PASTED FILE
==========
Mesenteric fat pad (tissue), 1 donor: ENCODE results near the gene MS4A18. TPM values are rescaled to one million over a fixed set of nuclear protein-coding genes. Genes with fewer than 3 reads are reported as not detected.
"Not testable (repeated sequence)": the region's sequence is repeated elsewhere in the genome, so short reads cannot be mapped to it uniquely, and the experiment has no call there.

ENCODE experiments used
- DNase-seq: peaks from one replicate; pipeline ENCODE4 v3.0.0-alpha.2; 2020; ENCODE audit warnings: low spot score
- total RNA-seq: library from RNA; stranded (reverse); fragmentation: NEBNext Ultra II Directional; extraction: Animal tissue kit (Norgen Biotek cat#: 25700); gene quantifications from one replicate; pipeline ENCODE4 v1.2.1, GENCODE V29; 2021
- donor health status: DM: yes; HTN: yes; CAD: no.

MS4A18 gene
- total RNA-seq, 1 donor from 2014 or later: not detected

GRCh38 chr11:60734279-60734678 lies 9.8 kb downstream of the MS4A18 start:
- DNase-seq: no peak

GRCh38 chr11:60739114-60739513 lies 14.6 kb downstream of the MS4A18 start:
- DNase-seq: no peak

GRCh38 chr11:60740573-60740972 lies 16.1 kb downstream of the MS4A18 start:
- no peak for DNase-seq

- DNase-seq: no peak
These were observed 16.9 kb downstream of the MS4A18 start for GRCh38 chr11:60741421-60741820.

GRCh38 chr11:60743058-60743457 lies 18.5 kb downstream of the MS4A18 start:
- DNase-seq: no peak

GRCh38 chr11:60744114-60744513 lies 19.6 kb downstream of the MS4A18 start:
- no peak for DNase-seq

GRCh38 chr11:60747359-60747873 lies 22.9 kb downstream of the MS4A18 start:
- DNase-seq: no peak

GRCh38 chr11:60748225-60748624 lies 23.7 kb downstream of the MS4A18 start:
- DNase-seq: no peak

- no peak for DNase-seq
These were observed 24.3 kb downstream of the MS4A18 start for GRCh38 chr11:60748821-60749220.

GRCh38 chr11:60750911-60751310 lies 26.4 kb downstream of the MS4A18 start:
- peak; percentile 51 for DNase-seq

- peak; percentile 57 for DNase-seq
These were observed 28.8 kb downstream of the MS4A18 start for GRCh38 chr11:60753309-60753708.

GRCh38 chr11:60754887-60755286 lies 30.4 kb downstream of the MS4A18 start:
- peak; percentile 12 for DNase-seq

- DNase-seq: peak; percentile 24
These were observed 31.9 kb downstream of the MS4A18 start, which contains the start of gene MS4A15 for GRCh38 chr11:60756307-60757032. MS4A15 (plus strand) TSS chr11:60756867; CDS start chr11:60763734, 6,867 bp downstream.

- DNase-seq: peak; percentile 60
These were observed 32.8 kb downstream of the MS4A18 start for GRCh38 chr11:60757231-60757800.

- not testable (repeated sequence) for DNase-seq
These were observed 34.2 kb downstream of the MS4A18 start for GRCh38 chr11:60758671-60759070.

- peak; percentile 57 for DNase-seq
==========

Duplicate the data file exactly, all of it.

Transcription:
Mesenteric fat pad (tissue), 1 donor: ENCODE results near the gene MS4A18. TPM values are rescaled to one million over a fixed set of nuclear protein-coding genes. Genes with fewer than 3 reads are reported as not detected.
"Not testable (repeated sequence)": the region's sequence is repeated elsewhere in the genome, so short reads cannot be mapped to it uniquely, and the experiment has no call there.

ENCODE experiments used
- DNase-seq: peaks from one replicate; pipeline ENCODE4 v3.0.0-alpha.2; 2020; ENCODE audit warnings: low spot score
- total RNA-seq: library from RNA; stranded (reverse); fragmentation: NEBNext Ultra II Directional; extraction: Animal tissue kit (Norgen Biotek cat#: 25700); gene quantifications from one replicate; pipeline ENCODE4 v1.2.1, GENCODE V29; 2021
- donor health status: DM: yes; HTN: yes; CAD: no.

MS4A18 gene
- total RNA-seq, 1 donor from 2014 or later: not detected

GRCh38 chr11:60734279-60734678 lies 9.8 kb downstream of the MS4A18 start:
- DNase-seq: no peak

GRCh38 chr11:60739114-60739513 lies 14.6 kb downstream of the MS4A18 start:
- DNase-seq: no peak

GRCh38 chr11:60740573-60740972 lies 16.1 kb downstream of the MS4A18 start:
- no peak for DNase-seq

- DNase-seq: no peak
These were observed 16.9 kb downstream of the MS4A18 start for GRCh38 chr11:60741421-60741820.

GRCh38 chr11:60743058-60743457 lies 18.5 kb downstream of the MS4A18 start:
- DNase-seq: no peak

GRCh38 chr11:60744114-60744513 lies 19.6 kb downstream of the MS4A18 start:
- no peak for DNase-seq

GRCh38 chr11:60747359-60747873 lies 22.9 kb downstream of the MS4A18 start:
- DNase-seq: no peak

GRCh38 chr11:60748225-60748624 lies 23.7 kb downstream of the MS4A18 start:
- DNase-seq: no peak

- no peak for DNase-seq
These were observed 24.3 kb downstream of the MS4A18 start for GRCh38 chr11:60748821-60749220.

GRCh38 chr11:60750911-60751310 lies 26.4 kb downstream of the MS4A18 start:
- peak; percentile 51 for DNase-seq

- peak; percentile 57 for DNase-seq
These were observed 28.8 kb downstream of the MS4A18 start for GRCh38 chr11:60753309-60753708.

GRCh38 chr11:60754887-60755286 lies 30.4 kb downstream of the MS4A18 start:
- peak; percentile 12 for DNase-seq

- DNase-seq: peak; percentile 24
These were observed 31.9 kb downstream of the MS4A18 start, which contains the start of gene MS4A15 for GRCh38 chr11:60756307-60757032. MS4A15 (plus strand) TSS chr11:60756867; CDS start chr11:60763734, 6,867 bp downstream.

- DNase-seq: peak; percentile 60
These were observed 32.8 kb downstream of the MS4A18 start for GRCh38 chr11:60757231-60757800.

- not testable (repeated sequence) for DNase-seq
These were observed 34.2 kb downstream of the MS4A18 start for GRCh38 chr11:60758671-60759070.

- peak; percentile 57 for DNase-seq